“There are numerous mobilising exercises and stretches that can increase range of movement. If your coach is properly qualified, they will be able to assist you with exercises that include rollers, therabands, lacrosse balls, Voodoo bands, physio balls and other tools. Yoga, Pilates, and stretch classes are also great methods to get muscles and joints moving correctly,” adds Reichman-Israelsohn.
READ MORE: Next-level CrossFit recovery
Get the gear
And when you’re finally ready for the main class, remember that high-intensity, high-volume CrossFit training requires the right gear to get the best results and reduce your injury risk. Consider these basic items to get your CrossFit experience off to the right start:
Wrist wraps: Supports your wrists during lifting or pressing movements by providing joint stability without limiting range of motion. Wrist wraps are made from various materials, including neoprene, leather or synthetic materials.
CrossFit shoes: Training shoes are generally fit for purpose. That means your old running shoes won’t provide the right characteristics to get you through a WOD. Consider a purpose-designed pair of CrossFit shoes to get the right balance of stability, support, flexibility and breathability.
Weightlifting belt: May help to protect the lower back against injury during heavy lifts by increasing the pressure in your abdomen to better stabilise your core. This benefit can also increase performance.
Olympic (Oly) weightlifting shoes: Specially designed with a heel wedge to get the weight onto the balls of your feet quicker. Olys also offer better stability with a stiffer, solid base.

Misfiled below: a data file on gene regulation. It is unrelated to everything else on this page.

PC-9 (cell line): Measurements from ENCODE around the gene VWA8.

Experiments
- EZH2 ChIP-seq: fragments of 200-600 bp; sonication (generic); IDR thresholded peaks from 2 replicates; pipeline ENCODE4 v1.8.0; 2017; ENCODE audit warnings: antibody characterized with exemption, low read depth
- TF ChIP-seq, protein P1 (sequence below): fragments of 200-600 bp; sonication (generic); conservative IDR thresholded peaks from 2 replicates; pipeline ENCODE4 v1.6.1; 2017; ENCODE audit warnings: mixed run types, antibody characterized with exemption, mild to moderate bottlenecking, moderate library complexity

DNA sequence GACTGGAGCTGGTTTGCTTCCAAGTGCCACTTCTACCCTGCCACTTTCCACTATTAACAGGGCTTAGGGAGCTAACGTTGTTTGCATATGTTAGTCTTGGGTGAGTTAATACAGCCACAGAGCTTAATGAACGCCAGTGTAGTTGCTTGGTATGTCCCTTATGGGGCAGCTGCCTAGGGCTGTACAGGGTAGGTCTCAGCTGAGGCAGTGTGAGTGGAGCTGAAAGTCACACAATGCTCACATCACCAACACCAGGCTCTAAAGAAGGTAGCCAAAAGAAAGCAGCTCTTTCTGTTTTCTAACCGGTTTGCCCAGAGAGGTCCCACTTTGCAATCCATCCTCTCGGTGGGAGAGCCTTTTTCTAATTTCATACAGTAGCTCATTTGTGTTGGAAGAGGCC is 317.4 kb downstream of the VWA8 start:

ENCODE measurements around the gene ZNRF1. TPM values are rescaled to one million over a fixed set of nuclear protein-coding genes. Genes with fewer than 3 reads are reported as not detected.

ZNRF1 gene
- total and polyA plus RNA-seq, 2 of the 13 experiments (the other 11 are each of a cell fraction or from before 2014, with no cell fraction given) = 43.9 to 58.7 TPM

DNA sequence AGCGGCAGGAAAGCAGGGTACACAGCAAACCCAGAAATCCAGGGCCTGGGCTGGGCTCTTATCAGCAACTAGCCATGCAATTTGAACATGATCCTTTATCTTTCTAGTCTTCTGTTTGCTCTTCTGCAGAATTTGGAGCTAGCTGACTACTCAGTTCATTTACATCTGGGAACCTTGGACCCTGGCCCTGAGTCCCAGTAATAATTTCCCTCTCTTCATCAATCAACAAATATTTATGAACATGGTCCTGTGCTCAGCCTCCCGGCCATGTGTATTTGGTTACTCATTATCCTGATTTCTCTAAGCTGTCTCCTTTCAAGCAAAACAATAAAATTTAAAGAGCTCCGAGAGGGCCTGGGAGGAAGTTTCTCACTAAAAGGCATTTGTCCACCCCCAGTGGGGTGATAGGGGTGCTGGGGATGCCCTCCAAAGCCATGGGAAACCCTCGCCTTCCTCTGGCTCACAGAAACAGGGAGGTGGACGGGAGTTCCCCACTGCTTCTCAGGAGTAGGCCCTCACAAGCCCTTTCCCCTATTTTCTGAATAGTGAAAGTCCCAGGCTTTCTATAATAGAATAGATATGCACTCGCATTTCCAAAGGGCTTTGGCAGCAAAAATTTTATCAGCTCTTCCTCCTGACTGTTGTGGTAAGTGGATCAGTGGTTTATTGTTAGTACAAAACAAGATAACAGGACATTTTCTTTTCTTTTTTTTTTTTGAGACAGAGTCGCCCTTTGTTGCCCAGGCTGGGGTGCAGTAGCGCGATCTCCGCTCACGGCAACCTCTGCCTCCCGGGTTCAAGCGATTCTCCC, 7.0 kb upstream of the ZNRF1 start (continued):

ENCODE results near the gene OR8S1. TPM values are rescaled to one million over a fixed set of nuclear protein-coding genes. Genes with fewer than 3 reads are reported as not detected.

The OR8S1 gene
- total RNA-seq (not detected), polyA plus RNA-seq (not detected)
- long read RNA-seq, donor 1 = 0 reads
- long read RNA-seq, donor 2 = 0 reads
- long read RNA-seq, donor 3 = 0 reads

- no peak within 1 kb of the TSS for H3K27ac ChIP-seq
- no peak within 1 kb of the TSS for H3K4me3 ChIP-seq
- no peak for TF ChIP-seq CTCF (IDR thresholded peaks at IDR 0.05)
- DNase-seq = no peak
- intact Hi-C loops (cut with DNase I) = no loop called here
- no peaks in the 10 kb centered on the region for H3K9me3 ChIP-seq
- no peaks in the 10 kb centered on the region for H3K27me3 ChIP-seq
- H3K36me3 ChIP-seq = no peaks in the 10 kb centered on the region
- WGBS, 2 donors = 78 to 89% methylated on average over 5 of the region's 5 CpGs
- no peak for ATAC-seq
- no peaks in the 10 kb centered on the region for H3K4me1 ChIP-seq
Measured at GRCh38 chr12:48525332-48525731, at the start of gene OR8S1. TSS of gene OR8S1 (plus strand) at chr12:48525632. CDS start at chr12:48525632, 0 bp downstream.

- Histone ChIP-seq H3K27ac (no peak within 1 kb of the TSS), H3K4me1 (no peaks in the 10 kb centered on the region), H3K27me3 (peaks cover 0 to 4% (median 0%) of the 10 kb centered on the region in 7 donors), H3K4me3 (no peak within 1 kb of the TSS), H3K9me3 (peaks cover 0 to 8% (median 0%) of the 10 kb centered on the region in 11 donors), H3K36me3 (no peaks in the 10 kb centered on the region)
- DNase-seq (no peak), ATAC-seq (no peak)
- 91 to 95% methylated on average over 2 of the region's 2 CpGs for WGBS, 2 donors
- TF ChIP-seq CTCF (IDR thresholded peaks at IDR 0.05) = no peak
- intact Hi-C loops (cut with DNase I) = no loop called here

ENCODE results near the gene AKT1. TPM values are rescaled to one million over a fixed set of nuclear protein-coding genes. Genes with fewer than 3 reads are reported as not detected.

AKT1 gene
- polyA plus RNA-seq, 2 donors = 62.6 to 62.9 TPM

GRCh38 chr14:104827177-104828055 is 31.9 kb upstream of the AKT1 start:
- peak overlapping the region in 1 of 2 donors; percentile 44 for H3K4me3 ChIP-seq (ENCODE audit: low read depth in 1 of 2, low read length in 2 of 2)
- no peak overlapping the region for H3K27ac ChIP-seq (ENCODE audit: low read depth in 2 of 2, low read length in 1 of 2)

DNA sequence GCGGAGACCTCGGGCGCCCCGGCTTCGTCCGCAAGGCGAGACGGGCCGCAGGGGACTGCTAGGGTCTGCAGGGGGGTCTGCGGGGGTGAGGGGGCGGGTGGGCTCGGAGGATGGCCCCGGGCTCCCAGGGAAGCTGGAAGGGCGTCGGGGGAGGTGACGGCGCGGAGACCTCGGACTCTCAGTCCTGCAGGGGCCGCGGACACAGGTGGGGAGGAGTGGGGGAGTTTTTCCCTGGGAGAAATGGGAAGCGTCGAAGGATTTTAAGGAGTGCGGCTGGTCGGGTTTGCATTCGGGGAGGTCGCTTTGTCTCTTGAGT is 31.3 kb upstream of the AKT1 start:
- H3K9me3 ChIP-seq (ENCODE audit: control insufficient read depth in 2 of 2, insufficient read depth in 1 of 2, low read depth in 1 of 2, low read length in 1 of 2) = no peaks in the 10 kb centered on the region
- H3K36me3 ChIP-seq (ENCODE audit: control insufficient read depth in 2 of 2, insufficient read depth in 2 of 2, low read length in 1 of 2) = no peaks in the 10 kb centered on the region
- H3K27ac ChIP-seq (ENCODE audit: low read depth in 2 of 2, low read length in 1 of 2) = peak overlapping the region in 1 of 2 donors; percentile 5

Learn the lingo
CrossFit has a unique culture and a unique way of speaking. Don’t get confused or caught out – stride confidently into the box with a basic understanding of these common terms:
- WOD: An acronym for ‘Workout of the Day’. Usually developed by the box’s trainer or released by HQ for the Open and Games.
- Affiliate: A box that has “paid their dues” and is officially affiliated with the CrossFit brand. Affiliates require trainers who have received official CrossFit certifications.
- Box: A CrossFit affiliated gym.
- For time: A WOD measured against the clock – the time it takes to complete the prescribed workout.
- MOBWOD: Mobility WOD and stretching work.
- PB: Personal Best (aka PR – Personal Record)
- Rx’d: Performing a CrossFit WOD exactly as prescribed by HQ.
- Benchmark WODs: A standard workout structure that allows you to measure and compare your progress against others or your previous PB.
Common benchmark WODs include:
Cindy: 5 pull-ups, 10 push-ups and 15 squats repeated for as many rounds as possible in 20 minutes.
Fran: A WOD for time with a 21-15-9 rep scheme that consists of thrusters (using 43kg for men, 29kg for women) and pull-ups.
Filthy Fifty: Complete 50 box jumps, 50 jumping pull-ups, 50 KB swings, 50 walking lunges, 50 knees-to-elbows, 50 push presses, 50 back extensions, 50 wall balls, 50 burpees, and 50 double-unders for time.
Murph: A one-mile (1.6km) run, 100 pull-ups, 200 push-ups, 300 bodyweight squats, and another one-mile run.
“Ultimately, doing your homework ensures that you’ll get the best out of your training and that your journey with CrossFit is a safe, worthwhile and exciting experience,” concludes Reichman-Israelsohn.
Visit www.crossfit.com to find a list of affiliates in your area.